We recruited 30 CD patients and 30 healthy controls in B&H. Furthermore, 86 CD patients and 83 healthy controls were recruited in Poland, for the total of 229 participants. Patients and healthy individuals for control were recruited consecutively from a pool of patients who were referred to the participating institutions for diagnostic evaluation or treatment, during the time period of 1.1.2013 to 31.07.2013. Diagnosis of CD was established according to previously defined and accepted clinical, endoscopic, radiological and histological criteria [1]. The following data were collected, either directly from CD patients or from their medical records: gender, age at diagnosis, disease duration, disease localization at diagnosis, current localization of the disease, clinical behavior, surgery and extra-intestinal manifestations. We also collected detailed history regarding the type of treatment used for CD.

Disease behavior/phenotype was assessed according to Montreal classification which is now regarded as the international standard in phenotype subtyping in CD [25]. Therefore, the age at diagnosis was coded as follows: A1 - <16 years, A2 -17-40 years, A3 - >40 years. Location of the disease was coded as: L1 – ileal, L2 – colonic, L3 – ileocolonic and L4 – isolated upper digestive. Finally, the behavior of the disease was coded as: B1 – non-stricturing, non- penetrating, B2 – stricturing, B3 – penetrating, and P - perianal disease.

Healthy individuals for the control group were selected consecutively from the pool of patients in the participating institutions. Those patients were evaluated for reasons other than CD, and have had a colonoscopy performed during their diagnostic evaluation, which enabled the exclusion of the possibility of undiagnosed CD.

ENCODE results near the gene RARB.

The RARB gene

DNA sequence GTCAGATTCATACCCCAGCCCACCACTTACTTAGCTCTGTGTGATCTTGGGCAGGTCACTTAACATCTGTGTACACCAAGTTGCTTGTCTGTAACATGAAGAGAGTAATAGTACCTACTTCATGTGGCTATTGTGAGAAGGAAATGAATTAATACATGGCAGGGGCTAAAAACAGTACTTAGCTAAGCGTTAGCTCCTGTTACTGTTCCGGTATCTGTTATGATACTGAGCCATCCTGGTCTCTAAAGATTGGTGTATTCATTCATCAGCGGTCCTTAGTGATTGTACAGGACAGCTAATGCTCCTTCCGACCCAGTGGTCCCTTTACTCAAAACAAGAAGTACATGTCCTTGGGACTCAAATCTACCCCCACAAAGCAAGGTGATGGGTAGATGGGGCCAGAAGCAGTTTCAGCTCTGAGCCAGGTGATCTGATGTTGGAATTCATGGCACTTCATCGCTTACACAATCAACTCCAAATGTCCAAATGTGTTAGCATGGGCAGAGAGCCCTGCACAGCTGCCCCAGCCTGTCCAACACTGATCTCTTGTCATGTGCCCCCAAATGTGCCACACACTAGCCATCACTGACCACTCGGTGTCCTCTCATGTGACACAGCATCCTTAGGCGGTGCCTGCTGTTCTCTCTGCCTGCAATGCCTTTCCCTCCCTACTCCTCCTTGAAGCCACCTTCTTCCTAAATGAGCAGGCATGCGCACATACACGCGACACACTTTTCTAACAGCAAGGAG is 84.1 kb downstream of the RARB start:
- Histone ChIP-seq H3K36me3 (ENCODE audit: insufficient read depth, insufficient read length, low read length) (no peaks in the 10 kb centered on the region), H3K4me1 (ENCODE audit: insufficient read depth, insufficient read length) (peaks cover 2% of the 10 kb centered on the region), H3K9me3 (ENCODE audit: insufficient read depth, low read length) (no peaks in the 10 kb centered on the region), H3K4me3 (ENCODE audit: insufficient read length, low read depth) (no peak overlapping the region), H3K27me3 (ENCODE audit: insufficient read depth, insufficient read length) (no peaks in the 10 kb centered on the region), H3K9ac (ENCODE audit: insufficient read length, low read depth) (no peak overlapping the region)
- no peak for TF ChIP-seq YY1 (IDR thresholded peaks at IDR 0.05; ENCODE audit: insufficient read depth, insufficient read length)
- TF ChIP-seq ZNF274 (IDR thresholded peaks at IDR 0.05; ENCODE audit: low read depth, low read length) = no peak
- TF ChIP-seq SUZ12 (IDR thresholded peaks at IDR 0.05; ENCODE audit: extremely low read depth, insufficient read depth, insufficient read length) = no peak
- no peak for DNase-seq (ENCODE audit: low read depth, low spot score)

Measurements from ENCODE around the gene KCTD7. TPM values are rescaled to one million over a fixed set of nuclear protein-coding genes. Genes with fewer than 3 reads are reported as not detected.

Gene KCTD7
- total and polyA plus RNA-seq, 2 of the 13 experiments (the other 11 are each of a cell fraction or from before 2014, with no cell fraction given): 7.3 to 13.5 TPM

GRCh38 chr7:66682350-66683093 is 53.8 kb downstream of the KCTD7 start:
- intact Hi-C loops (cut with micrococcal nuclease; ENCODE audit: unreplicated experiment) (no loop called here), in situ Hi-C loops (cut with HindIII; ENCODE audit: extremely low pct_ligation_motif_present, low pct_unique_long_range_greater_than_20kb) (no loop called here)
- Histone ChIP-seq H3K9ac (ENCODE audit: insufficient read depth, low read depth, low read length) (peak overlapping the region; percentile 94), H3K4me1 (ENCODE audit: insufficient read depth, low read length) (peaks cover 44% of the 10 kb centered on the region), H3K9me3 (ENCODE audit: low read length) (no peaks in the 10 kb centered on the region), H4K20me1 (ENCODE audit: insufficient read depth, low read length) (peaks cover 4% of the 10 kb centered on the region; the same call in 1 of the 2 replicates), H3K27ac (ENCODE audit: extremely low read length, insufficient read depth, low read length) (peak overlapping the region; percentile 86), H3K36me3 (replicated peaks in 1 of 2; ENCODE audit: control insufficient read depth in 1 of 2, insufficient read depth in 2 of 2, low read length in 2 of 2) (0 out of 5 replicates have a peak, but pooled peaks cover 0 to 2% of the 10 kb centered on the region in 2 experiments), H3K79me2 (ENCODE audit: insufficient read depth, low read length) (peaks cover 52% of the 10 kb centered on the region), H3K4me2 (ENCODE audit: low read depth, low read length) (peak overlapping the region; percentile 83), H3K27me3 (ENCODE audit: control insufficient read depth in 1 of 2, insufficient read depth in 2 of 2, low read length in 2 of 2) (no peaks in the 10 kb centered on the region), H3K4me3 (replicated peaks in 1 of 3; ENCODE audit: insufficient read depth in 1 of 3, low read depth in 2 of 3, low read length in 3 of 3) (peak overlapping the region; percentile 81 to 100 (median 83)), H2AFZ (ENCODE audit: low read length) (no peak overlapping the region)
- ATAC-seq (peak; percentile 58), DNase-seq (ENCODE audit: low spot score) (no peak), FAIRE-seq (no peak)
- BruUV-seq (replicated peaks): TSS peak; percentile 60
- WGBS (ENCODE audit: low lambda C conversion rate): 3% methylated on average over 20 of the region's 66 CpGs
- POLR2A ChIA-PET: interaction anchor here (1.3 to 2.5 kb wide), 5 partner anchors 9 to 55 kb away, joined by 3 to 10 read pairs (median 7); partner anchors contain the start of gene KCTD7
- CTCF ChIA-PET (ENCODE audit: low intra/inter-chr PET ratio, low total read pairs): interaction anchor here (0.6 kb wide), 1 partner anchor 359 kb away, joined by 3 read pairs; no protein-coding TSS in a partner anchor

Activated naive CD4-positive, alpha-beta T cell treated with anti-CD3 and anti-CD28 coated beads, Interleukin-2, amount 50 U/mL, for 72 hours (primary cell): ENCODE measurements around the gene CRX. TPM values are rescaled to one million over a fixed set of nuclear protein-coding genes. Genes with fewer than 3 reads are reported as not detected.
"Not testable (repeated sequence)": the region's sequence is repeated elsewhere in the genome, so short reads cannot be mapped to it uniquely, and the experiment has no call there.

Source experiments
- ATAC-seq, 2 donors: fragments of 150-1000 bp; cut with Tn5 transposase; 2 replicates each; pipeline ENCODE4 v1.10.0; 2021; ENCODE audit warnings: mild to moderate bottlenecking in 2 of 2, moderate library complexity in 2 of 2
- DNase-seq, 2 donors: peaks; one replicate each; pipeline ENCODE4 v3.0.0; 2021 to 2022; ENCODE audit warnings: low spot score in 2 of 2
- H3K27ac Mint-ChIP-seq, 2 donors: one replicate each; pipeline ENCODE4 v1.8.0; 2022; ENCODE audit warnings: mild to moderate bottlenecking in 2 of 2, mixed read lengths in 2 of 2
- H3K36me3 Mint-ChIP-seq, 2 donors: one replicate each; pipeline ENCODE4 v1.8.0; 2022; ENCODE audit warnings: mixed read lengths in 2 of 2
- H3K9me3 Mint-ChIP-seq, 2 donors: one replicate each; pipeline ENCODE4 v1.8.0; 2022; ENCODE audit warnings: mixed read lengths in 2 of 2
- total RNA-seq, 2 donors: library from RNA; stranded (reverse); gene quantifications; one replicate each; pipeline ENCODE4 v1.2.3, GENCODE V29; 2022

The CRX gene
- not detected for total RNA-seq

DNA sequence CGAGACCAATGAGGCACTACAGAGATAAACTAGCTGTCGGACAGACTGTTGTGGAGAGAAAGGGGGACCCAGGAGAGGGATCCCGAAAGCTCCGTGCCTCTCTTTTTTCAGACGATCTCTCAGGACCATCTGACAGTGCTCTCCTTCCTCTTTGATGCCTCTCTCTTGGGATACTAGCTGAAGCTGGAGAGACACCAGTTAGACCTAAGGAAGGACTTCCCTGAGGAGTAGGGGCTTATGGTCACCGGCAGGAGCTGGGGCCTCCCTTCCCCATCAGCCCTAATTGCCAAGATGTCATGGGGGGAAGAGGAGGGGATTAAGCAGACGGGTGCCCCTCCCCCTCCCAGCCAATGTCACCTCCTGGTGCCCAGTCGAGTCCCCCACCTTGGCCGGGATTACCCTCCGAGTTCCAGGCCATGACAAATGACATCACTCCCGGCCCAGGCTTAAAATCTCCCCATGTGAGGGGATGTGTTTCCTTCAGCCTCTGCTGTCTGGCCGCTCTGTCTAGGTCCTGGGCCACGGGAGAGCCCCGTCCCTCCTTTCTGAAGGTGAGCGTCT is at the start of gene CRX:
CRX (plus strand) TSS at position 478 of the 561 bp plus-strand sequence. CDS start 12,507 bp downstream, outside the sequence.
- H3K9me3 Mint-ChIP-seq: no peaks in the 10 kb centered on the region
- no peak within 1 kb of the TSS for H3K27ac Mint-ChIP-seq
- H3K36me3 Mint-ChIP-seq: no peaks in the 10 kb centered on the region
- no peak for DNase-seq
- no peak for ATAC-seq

Genotyping of the NOD2/CARD15

After giving an informed consent, each patient and healthy control underwent a venous blood sampling into the vials with EDTA. Genetic investigations were carried at Department of Gerontobiology, Pomeranian Medical University, Szczecin, Poland.

Genomic DNA was extracted from peripheral blood leukocytes using Qiagen extraction kit (Qiagen, Hilden, Germany). The extraction was performed according to the manufacturer’s instructions. DNA samples were stored at 4ºC until analyzed. Protocols for PCR-RFLP detection of G908R (the G>C substitution at position 2722 in the exon 8; NCBI Reference Sequence NG_2066845) and Leu1007fsinsC NOD2/CARD15 were previously described [26]. The PCR was performed on a Hightech Thermocycler Cycler (Technology for Life, SensoQuest, Gottingen, Germany). The genotypes were determined by electrophoresis in 2% agarose gel (Sigma-Aldrich, Chemie Gmbh, Munich, Germany) stained with DNA-star dye (Lonza, Inc, Rockland, USA). Each PCR product carrying mutation was re-analyzed to verify the correctness of results. All results were found accurate.

Statistical analysis

Statistical analysis was performed using SPSS software version 20.0 (SPSS Inc., Chicago, IL, USA). Patients’ characteristics are presented as mean ±SD, or median and interquartile range (IQR), as appropriate. Descriptive statistics was used for determination of baseline characteristics of groups. Between-group differences in frequencies have been investigated by using chi-squared test with Yates correction where appropriate, or by Fisher’s exact test. Student t-test was used for comparison of continuous variables. All p values were two sided, and p<0.05 was considered statistically significant.